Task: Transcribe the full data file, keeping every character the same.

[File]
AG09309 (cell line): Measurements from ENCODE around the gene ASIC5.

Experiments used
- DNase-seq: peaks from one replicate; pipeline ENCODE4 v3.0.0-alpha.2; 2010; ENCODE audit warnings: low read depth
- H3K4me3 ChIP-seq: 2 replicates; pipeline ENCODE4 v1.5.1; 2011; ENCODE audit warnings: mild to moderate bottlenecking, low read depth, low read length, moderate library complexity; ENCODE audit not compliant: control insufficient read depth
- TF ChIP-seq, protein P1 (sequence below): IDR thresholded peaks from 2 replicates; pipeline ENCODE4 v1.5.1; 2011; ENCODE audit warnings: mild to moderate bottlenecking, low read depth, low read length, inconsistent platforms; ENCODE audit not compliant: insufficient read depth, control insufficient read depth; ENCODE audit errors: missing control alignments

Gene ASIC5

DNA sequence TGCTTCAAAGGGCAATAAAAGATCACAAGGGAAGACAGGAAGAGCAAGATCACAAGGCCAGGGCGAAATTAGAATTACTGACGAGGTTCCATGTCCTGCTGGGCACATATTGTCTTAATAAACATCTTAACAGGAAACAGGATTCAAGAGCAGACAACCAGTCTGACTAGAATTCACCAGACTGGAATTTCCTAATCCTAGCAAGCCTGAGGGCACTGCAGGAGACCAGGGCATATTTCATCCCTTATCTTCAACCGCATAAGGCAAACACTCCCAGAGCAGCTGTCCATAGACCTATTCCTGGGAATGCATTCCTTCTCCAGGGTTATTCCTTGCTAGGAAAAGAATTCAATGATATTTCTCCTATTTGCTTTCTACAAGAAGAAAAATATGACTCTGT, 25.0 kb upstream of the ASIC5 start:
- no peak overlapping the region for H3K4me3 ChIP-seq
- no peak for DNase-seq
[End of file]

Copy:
AG09309 (cell line): Measurements from ENCODE around the gene ASIC5.

Experiments used
- DNase-seq: peaks from one replicate; pipeline ENCODE4 v3.0.0-alpha.2; 2010; ENCODE audit warnings: low read depth
- H3K4me3 ChIP-seq: 2 replicates; pipeline ENCODE4 v1.5.1; 2011; ENCODE audit warnings: mild to moderate bottlenecking, low read depth, low read length, moderate library complexity; ENCODE audit not compliant: control insufficient read depth
- TF ChIP-seq, protein P1 (sequence below): IDR thresholded peaks from 2 replicates; pipeline ENCODE4 v1.5.1; 2011; ENCODE audit warnings: mild to moderate bottlenecking, low read depth, low read length, inconsistent platforms; ENCODE audit not compliant: insufficient read depth, control insufficient read depth; ENCODE audit errors: missing control alignments

Gene ASIC5

DNA sequence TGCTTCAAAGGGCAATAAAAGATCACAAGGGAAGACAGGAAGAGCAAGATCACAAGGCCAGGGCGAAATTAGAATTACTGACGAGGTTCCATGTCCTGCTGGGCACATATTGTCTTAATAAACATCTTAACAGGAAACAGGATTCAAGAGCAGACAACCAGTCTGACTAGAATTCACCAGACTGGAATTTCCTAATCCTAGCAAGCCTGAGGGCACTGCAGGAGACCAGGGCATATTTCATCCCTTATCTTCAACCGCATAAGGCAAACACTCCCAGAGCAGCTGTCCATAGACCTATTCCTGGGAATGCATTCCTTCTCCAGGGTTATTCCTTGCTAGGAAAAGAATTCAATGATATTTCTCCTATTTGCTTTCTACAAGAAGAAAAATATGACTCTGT, 25.0 kb upstream of the ASIC5 start:
- no peak overlapping the region for H3K4me3 ChIP-seq
- no peak for DNase-seq